Within just three years, the number of chief digital officers at healthcare organizations went from just 7 in 2017 to 33 in 2020, according to statistics that Hillary Ross, managing partner and practice leader for information technology at WittKieffer, shared in an HCI webinar on the evolution of the chief digital officer. “I definitely see this as a role that is gaining traction and that we will see more of,” Ross said.
Organizations are creating chief digital officer positions as patients push for digital experiences similar to those that they have come to expect as consumers, like those delivered by Amazon and Netflix. As healthcare innovators, chief digital officers are becoming essential in helping healthcare organizations create better digital experiences that attract and retain patients by meeting their expectations as consumers.So far, many of the chief digital officers hired by organizations have come from outside healthcare and positions other than chief information officer. But a chief digital officer position could increasingly become an option for healthcare technology executives, including chief information officers.
The HCI Group’s Chief Digital Officer, Ed Marx, discussed the CIO to CDO transition in a webinar with Jeff Sturman, senior vice president and chief digital officer at Memorial Healthcare System, Florida. Sturman shared insights into the CDO’s emergence as a career choice as well as ways to successfully transition from CIO to CDO.
1. Prioritize Patient Experience
“We need to think about digital in new ways of delivering care,” Sturman said. “Historically, we have built hospitals and we’ve been very successful in building hospitals to take care of our patients. But because of the movement to value-based care and population health, and through all the new tools and technology, we have to think about new ways to deliver care. Certainly, in the last year-and-a-half with COVID and with the huge movement towards telehealth and virtual health is one way that we’ve seen digital tools take off.”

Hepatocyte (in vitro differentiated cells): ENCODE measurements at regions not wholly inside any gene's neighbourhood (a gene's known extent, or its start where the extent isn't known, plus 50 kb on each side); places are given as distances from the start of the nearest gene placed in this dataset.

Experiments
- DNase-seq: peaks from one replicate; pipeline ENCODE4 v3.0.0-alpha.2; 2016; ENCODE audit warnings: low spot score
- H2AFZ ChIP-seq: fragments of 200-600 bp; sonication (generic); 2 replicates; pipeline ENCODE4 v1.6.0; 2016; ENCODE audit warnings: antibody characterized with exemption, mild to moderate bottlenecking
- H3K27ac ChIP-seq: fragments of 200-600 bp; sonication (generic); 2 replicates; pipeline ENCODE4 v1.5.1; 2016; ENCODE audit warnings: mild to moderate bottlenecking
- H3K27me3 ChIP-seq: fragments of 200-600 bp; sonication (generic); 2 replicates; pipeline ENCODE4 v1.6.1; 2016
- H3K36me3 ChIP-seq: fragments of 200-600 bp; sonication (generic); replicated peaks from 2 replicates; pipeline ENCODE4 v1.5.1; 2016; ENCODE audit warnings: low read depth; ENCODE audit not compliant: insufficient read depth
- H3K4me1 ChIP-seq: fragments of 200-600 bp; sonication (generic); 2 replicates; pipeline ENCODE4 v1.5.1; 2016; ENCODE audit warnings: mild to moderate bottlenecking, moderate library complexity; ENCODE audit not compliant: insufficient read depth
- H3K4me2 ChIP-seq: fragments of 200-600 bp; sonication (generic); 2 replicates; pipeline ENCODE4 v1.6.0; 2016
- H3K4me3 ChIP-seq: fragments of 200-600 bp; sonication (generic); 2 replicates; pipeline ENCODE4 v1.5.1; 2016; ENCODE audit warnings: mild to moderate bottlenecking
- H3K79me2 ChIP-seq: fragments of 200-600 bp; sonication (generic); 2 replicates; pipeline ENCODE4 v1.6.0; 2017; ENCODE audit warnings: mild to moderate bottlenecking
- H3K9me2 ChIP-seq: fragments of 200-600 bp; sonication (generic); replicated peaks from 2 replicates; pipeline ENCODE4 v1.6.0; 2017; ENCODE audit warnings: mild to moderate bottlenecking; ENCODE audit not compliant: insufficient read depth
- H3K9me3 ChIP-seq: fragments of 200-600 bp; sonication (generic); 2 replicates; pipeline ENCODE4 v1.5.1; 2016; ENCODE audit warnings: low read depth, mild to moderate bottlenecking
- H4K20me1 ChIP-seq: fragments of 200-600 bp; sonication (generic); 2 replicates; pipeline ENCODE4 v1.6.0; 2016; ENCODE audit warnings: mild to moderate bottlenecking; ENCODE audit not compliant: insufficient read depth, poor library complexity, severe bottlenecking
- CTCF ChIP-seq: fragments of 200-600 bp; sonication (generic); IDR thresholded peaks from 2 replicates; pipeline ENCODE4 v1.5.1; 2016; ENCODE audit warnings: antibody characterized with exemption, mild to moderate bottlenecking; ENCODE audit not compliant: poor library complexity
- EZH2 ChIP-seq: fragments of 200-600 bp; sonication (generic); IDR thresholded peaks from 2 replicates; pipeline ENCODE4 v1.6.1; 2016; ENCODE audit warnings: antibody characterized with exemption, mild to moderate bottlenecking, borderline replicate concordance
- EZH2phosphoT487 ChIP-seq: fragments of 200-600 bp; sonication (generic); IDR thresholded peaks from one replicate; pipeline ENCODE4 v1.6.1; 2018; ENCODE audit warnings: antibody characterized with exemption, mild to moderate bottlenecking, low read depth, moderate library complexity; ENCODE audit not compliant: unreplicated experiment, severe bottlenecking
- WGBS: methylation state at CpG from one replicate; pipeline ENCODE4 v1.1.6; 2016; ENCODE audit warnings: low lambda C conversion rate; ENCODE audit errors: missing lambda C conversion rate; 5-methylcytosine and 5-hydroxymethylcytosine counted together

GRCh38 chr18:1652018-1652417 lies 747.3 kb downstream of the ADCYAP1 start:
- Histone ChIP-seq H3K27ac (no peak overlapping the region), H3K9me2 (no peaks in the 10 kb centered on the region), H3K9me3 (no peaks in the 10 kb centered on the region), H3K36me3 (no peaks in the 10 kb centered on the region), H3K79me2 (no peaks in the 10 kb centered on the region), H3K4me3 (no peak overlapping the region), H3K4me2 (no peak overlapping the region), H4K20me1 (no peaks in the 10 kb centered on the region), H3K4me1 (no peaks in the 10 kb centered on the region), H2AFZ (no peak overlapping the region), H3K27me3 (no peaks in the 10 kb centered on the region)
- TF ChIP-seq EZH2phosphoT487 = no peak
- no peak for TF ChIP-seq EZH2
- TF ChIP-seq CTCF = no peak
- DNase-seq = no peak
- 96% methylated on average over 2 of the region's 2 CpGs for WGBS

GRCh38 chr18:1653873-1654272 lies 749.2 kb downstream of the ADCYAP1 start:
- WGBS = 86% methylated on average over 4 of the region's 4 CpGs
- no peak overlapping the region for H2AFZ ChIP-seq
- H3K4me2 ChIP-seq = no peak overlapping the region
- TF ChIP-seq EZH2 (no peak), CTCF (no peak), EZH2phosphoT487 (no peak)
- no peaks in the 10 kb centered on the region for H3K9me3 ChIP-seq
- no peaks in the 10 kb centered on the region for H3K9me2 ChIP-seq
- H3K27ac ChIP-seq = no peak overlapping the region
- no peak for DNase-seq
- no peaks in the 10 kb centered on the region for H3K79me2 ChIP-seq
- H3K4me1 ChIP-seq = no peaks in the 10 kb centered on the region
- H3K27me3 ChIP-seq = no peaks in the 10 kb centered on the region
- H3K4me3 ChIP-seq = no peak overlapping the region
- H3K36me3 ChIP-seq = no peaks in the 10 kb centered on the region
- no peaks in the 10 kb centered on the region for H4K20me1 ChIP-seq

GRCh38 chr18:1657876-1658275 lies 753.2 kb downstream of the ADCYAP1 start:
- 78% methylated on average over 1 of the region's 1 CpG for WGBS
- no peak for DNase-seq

Also, he said, “Change is hard for any organization and it’s hard for healthcare in particular. We always want to do what’s best for our patients at the end of the day but moving things forward and evolving and innovating is part of the mission of the chief digital officer.”
2. Use Digital to Support the Healthcare System Strategy
“I talk a lot about the CDO relative to that consumer and patient experience and the focus of delivering care in new ways. I won’t say that’s not the role of the CIO because I think it just, again depends on the organization, but I do think through digital capabilities, digital strategy and putting a roadmap together around digital enablement. I am very intentional in saying that because everything we do from a digital standpoint should be done to support the healthcare system strategy,” Sturman said.
“And, by the way, for full disclosure, I play both roles today. So, I’m the CIO and I’m the chief digital officer. I do think over time that we will evolve,” Sturman said. “If I can focus on digital strategies and what are the tools and the technology to help influence our consumer experience, help us jump over those bricks-and-mortar locations, that’ll become my focus. My focus on care delivery is where I would put it and not focused on lights, on technology, data center, cloud security, which are really, really important, but getting a good group of people underneath me to facilitate those technology initiatives would be paramount to my success.”
3. Collaborate across the C-Suite